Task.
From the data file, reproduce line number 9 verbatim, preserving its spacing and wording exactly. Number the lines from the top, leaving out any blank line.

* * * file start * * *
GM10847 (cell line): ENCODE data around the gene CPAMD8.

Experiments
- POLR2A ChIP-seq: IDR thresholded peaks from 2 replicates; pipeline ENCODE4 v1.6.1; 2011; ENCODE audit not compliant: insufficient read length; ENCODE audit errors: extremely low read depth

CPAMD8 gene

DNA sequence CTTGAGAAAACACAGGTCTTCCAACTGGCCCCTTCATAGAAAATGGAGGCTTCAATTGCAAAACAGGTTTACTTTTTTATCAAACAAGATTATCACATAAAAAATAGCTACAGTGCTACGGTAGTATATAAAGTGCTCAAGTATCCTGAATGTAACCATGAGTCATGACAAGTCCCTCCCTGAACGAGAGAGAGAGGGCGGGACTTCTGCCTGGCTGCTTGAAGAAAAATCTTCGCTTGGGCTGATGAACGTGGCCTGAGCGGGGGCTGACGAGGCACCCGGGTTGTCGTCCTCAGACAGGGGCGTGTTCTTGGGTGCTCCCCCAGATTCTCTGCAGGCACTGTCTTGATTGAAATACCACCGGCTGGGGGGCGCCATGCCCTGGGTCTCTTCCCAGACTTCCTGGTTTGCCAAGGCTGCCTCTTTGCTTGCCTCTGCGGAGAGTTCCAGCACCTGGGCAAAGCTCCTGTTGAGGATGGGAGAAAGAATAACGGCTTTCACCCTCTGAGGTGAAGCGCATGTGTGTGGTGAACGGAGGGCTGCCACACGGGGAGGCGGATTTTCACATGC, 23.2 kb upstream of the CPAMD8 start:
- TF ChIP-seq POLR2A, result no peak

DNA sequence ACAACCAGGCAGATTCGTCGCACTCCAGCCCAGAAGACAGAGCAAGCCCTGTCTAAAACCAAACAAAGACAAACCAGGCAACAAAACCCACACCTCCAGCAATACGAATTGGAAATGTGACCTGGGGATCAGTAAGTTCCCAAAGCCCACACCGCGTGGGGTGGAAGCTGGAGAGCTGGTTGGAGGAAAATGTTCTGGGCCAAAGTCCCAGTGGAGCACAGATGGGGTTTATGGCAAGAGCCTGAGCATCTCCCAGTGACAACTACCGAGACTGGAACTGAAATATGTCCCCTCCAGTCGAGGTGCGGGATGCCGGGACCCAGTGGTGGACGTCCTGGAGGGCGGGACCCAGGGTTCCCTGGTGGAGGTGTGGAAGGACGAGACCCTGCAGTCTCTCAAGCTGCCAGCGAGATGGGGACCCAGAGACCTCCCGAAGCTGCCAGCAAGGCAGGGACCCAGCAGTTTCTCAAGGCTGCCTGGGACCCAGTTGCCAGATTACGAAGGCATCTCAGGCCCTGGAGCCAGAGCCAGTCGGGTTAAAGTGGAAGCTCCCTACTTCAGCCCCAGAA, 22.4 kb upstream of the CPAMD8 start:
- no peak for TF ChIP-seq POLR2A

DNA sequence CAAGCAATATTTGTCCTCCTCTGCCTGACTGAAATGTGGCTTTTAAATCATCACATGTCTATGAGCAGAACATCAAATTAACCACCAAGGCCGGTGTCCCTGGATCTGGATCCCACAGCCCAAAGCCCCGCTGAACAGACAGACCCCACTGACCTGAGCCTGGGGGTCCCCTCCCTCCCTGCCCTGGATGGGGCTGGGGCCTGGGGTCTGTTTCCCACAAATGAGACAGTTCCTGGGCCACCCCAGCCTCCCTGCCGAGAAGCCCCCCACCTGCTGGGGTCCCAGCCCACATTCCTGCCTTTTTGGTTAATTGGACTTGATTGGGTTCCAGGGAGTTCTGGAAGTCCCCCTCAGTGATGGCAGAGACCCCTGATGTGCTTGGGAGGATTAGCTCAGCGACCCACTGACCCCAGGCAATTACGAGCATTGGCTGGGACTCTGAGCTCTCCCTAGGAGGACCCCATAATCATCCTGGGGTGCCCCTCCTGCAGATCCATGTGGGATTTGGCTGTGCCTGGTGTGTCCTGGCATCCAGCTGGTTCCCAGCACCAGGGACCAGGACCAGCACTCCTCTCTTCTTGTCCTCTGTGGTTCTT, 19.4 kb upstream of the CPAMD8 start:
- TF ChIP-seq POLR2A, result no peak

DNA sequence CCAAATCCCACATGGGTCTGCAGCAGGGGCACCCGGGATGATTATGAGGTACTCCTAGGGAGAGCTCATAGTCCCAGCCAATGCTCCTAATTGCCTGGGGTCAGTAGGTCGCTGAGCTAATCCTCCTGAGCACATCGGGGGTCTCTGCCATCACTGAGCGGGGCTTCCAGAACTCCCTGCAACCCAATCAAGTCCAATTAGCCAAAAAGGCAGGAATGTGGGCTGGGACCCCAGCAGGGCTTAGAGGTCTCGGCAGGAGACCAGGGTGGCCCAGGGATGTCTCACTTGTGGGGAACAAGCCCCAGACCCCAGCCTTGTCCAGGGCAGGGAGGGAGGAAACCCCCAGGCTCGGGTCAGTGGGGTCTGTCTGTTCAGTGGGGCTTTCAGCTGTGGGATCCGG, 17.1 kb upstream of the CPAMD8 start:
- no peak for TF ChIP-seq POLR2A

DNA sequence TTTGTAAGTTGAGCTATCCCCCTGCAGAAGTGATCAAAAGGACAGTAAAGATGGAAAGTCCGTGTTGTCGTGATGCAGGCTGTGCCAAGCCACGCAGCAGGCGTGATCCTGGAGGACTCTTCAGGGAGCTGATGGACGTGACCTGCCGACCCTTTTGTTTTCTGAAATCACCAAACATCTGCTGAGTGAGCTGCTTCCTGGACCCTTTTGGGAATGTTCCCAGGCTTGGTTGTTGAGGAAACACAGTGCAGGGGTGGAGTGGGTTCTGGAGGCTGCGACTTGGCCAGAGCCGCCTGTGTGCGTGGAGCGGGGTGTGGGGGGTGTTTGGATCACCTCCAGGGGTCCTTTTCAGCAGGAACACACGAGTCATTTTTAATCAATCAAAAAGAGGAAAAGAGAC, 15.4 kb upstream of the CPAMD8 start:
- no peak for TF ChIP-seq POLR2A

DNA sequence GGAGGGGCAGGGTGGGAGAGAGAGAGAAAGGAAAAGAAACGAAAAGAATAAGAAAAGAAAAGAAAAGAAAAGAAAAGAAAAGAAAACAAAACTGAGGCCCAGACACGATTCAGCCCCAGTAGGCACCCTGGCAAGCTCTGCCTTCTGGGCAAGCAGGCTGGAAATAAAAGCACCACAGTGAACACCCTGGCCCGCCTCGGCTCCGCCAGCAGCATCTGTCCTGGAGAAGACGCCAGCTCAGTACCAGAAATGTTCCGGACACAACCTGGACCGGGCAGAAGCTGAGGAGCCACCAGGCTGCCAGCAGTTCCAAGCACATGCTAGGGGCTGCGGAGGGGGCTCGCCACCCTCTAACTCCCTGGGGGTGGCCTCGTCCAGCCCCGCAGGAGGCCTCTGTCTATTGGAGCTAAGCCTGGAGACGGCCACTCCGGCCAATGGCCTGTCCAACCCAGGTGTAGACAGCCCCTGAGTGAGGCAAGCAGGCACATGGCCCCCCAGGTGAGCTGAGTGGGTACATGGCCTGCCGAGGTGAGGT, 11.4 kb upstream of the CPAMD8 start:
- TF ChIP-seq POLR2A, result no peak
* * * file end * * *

DNA sequence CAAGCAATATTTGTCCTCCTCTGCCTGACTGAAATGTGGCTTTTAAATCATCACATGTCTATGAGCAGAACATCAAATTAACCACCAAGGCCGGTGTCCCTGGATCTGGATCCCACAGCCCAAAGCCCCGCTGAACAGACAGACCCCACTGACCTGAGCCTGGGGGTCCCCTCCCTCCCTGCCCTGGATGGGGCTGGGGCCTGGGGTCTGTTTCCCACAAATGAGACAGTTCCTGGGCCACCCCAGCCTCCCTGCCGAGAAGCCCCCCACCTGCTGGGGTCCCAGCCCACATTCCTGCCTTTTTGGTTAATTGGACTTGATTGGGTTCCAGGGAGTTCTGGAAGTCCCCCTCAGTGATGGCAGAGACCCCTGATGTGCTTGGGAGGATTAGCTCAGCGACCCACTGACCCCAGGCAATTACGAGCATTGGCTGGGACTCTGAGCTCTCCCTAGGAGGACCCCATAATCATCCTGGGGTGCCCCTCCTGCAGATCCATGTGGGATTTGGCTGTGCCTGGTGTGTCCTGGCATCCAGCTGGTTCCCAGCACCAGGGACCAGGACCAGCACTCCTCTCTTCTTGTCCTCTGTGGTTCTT, 19.4 kb upstream of the CPAMD8 start: